MEDIA RELEASE – For immediate use, 8 September 2011
Law Society says church restrictions a disturbing development
The ban which Fiji’s Military Regime and now Police Force has placed on Methodist Church of Fiji gatherings and meetings
is a disturbing development in a country where the rule of law is already eroded, the New Zealand Law Society said
Law Society President Jonathan Temm said the Law Society had been approached by concerned church officials who were
devastated at the move.
He said the ban on religious assembly had been closely followed by charges of unlawful assembly against the President of
the Fiji Trade Union Congress Daniel Urai and fellow trade unionist Nitin Gounder. The two were arrested after meeting
workers following a military regime directive restricting collective bargaining.
“The right to peaceful assembly and the freedom of religion are recognised fundamental rights,” Mr Temm said.
“The Law Society has consistently expressed its concern at decrees by the Fijian military which appear to have
undermined the independence of the Fijian judiciary and interfered with the functioning of the Fiji Law Society. The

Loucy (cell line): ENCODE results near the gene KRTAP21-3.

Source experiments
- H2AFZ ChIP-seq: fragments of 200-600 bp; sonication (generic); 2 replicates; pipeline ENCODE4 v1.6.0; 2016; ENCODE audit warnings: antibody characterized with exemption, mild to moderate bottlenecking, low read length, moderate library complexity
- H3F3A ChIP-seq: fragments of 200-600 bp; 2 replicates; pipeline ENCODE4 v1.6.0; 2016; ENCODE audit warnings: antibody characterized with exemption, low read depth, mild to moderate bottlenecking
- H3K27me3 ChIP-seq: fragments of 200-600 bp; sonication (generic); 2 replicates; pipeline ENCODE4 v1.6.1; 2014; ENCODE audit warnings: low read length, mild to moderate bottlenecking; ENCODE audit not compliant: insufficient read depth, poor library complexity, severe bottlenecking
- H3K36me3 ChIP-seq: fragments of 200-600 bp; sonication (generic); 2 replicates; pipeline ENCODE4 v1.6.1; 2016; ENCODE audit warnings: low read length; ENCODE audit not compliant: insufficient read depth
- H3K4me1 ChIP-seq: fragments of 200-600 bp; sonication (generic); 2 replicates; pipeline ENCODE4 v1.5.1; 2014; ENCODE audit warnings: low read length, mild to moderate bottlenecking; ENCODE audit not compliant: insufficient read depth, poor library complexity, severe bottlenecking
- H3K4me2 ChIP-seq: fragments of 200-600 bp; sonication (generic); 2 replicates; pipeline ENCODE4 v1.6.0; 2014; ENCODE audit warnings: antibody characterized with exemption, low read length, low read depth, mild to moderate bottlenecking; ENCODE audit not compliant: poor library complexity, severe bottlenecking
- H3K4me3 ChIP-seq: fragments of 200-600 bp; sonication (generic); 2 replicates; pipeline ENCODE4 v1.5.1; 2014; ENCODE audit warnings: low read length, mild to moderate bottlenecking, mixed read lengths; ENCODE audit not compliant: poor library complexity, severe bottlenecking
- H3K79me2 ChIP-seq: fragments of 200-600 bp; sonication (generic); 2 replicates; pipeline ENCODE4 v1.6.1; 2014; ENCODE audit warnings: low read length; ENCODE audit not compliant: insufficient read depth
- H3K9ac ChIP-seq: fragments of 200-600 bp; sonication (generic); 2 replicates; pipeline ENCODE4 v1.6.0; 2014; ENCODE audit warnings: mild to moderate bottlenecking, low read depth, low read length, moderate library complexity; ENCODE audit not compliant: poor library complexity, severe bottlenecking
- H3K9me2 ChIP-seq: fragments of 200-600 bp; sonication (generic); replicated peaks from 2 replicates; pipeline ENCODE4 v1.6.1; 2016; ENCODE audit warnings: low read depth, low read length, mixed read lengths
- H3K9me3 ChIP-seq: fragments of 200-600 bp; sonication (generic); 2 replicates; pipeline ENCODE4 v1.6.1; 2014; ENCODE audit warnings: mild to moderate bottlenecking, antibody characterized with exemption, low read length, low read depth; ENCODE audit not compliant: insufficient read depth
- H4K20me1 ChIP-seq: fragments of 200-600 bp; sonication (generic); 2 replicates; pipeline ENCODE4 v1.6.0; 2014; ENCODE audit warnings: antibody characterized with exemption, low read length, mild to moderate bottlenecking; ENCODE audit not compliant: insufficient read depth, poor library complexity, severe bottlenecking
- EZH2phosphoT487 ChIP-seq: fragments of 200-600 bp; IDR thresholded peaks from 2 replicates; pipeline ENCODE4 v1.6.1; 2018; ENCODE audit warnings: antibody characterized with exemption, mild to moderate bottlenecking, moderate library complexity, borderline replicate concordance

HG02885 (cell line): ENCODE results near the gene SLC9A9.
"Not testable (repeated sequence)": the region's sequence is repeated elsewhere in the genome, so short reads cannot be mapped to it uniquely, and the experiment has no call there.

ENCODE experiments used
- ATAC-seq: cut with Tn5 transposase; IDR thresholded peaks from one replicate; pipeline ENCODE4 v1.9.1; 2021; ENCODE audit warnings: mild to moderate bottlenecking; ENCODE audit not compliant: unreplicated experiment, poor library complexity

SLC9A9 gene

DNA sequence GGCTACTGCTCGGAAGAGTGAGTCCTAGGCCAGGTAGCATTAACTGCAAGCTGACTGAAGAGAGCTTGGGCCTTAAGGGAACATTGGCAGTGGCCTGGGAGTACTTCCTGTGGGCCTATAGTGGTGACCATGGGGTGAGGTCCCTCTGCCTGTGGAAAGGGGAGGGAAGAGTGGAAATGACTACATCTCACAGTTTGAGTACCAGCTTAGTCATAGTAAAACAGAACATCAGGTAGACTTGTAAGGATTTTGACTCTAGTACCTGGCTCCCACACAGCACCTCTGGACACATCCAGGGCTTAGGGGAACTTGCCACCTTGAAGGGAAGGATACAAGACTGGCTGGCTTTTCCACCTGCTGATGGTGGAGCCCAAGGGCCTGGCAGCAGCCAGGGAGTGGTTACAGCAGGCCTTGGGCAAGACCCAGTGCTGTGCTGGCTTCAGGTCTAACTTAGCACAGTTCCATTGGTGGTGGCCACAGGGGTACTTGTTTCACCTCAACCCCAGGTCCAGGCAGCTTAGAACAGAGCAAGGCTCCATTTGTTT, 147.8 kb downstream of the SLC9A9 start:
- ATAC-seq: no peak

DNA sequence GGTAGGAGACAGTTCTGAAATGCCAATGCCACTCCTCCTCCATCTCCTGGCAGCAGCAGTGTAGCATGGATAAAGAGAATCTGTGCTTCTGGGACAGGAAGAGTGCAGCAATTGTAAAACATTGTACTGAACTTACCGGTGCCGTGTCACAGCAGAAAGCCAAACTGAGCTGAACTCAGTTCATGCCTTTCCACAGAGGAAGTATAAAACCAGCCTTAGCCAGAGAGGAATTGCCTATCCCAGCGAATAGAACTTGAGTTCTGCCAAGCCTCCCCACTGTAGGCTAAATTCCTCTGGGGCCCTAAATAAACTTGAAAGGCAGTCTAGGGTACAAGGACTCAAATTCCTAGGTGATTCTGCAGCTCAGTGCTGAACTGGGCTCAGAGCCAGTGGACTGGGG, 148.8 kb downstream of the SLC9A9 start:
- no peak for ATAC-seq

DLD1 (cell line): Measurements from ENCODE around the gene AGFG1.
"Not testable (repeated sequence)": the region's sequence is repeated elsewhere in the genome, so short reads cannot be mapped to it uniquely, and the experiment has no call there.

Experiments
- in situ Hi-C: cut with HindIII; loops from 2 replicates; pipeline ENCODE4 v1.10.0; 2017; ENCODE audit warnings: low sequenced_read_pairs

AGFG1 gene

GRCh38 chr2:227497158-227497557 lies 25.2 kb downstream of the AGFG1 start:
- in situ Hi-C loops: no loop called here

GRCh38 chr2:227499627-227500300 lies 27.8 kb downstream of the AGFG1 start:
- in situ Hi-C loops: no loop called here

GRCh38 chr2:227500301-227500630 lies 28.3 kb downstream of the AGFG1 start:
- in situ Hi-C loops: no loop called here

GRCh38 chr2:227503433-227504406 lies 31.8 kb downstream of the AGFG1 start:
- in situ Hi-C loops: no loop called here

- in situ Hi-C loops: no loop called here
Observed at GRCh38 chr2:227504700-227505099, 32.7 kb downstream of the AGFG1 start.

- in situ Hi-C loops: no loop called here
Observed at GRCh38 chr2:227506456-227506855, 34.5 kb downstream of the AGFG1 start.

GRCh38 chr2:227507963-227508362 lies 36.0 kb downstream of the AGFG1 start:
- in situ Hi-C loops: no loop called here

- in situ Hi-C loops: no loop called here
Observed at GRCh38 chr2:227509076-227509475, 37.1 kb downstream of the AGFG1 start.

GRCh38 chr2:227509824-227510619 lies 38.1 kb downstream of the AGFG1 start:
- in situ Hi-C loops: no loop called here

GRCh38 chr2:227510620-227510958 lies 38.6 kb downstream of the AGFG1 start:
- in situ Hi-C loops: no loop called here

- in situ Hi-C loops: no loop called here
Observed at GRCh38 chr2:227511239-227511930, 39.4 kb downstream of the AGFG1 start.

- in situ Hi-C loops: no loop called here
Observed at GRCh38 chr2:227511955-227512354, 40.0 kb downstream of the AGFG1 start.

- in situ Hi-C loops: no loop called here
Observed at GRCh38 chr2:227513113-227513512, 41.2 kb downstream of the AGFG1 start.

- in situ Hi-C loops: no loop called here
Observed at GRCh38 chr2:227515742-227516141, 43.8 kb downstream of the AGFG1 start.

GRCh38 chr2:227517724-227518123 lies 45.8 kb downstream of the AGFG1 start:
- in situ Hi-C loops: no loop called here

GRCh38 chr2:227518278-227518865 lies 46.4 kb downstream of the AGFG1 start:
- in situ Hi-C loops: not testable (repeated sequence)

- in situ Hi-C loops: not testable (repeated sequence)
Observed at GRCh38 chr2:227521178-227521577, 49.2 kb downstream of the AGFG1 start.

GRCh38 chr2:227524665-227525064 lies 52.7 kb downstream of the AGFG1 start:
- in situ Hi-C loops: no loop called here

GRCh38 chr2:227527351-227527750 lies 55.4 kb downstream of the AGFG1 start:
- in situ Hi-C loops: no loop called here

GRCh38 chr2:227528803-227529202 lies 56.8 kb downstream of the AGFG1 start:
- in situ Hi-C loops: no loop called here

latest developments appear to show that Fiji is moving further away from the freedoms and justice system which are
fundamental to a democratic society.”
Mr Temm said the Law Society had received a copy of a Fiji Police Force “Operation Directive” which was issued last
week. This bans all Methodist Church bazaars, fundraising, rallies, choir practice, camping, open air meetings and
sports days. The directive says the Methodist Church “normal Sunday church service” is the only gathering permitted.
“New Zealand is rightly regarded as having a high adherence to the rule of law and to protecting fundamental human
rights and freedoms,” he said.
“The New Zealand Law Society believes it is important that it draws attention to what seems to be a deterioration in
those rights and attacks on personal freedoms in a country which is one of our closest Pacific neighbours.”